Public Health Not Public Shaming

The Government's Better Health campaign includes a range of measures to encourage weight loss, which may be harmful to those affected by eating disorders.

Previous Government anti-obesity campaigns have been ineffective in reducing obesity. However they have increased stigma, and have put those vulnerable to developing an eating disorder or those currently experiencing an eating disorder at risk. 

The measures include:

  • a weight loss app
  • the introduction of calorie labelling in restaurants, cafes and takeaways with more than 250 employees
  •  a commitment to investing £70 million into weight management services
  • a new incentives and reward approach to encourage ‘eating better and moving more’

As one eating disorder sufferer highlighted: “My eating disorder makes me, and many others, susceptible to taking these messages to the extreme.” 

Beat recognises the importance of reducing obesity, but it is vital that the public are not shamed into losing weight in an attempt to solve this problem. This approach oversimplifies obesity, reducing people’s weight to a matter of individual choice and ignoring the many complex factors involved, which may include eating disorders. 

We really frequently get callers to Beat’s Helpline who say they have been advised to ‘just eat less’ or ‘join WW’ when they're struggling with a serious eating disorder.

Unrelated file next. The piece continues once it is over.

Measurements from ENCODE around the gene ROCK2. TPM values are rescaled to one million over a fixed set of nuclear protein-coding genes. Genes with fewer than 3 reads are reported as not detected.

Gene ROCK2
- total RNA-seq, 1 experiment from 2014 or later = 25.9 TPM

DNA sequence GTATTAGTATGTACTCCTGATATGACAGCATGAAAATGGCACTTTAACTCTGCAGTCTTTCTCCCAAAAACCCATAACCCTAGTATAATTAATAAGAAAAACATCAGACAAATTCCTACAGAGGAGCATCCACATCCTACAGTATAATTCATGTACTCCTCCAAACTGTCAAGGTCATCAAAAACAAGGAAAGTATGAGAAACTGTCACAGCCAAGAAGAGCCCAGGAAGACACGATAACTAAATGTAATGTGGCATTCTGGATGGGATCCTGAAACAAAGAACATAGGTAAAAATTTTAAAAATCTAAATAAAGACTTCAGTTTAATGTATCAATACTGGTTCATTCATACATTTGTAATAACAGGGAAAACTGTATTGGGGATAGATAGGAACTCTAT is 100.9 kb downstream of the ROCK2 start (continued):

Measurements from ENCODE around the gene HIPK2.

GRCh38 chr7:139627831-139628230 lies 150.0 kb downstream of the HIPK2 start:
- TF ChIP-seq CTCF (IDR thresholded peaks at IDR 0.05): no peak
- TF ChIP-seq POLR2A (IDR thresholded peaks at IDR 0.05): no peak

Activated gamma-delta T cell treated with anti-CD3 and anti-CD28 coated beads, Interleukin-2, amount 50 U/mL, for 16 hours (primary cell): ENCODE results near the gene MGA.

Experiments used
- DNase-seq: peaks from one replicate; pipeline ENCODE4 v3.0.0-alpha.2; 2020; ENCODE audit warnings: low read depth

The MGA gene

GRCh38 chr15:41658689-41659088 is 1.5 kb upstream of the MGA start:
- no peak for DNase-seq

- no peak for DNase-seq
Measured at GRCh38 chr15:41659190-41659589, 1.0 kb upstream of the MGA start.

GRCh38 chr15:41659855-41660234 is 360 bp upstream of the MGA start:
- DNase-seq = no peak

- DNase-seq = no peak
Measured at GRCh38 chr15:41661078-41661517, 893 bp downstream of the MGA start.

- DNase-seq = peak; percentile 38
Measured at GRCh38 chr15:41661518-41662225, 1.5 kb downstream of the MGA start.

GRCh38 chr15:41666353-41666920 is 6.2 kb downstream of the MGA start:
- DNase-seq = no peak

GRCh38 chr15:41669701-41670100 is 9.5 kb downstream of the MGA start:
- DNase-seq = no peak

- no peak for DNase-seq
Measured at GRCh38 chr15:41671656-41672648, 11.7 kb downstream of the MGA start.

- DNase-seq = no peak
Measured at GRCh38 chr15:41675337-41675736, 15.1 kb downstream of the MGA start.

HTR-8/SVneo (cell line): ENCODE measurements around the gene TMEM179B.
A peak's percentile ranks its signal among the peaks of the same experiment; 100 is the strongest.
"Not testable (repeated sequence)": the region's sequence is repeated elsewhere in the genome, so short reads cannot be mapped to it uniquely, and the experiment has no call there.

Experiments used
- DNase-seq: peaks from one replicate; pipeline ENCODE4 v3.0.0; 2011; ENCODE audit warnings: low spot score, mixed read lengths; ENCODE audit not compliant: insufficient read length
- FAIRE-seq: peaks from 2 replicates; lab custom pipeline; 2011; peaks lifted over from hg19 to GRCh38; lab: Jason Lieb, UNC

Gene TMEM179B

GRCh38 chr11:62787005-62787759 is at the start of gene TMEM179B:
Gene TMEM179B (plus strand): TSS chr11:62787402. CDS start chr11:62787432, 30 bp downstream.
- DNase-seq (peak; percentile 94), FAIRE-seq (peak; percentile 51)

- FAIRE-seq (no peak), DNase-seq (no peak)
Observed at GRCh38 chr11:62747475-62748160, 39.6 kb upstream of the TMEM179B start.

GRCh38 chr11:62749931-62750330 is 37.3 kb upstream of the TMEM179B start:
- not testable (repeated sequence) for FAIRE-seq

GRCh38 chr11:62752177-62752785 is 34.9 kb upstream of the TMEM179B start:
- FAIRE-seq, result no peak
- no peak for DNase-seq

This approach is not acceptable.

An overwhelming number of our supporters contacted the Prime Minister about this asking him to include eating disorder experts, including those with lived experience, in their obesity strategy and ensure their campaigns are non-stigmatising and don’t pose a risk to people affected by eating disorders. Now it’s important to spread the message to our MPs.

What can I do?

Contacting your MP to let them know how strongly you feel about this is the next important step to get our voices heard up and down the UK. After being contacted by Beat campaigners, a number of MPs have pledged their support to the campaign, but we need more.

You can contact your MP by sending them an email drawing their attention to the risk that the new obesity strategy poses to people affected by eating disorders and the action that they can take to help. We have put together an email outlining this, but we encourage you to include how the measures will affect you too.

Email my MP

A note on Scotland and Wales

In both Scotland and Wales we have been having positive conversations with the relevant bodies, so are not proposing any direct action at this point. If you’d like to be kept updated or find out how you might be able to support this work, please contact the team on

Public Health Advice

There has been a lot of information in recent days outlining the Government’s “Better Health” campaign towards obesity. This has mainly focused on physical health, and while we are not denying the importance of this, the strategy fails to recognise the nuances around the messages that are being put forward or the importance of recognising our mental and social wellbeing when considering health.

What does health look like? How do we interpret and apply public health campaigns to our own health?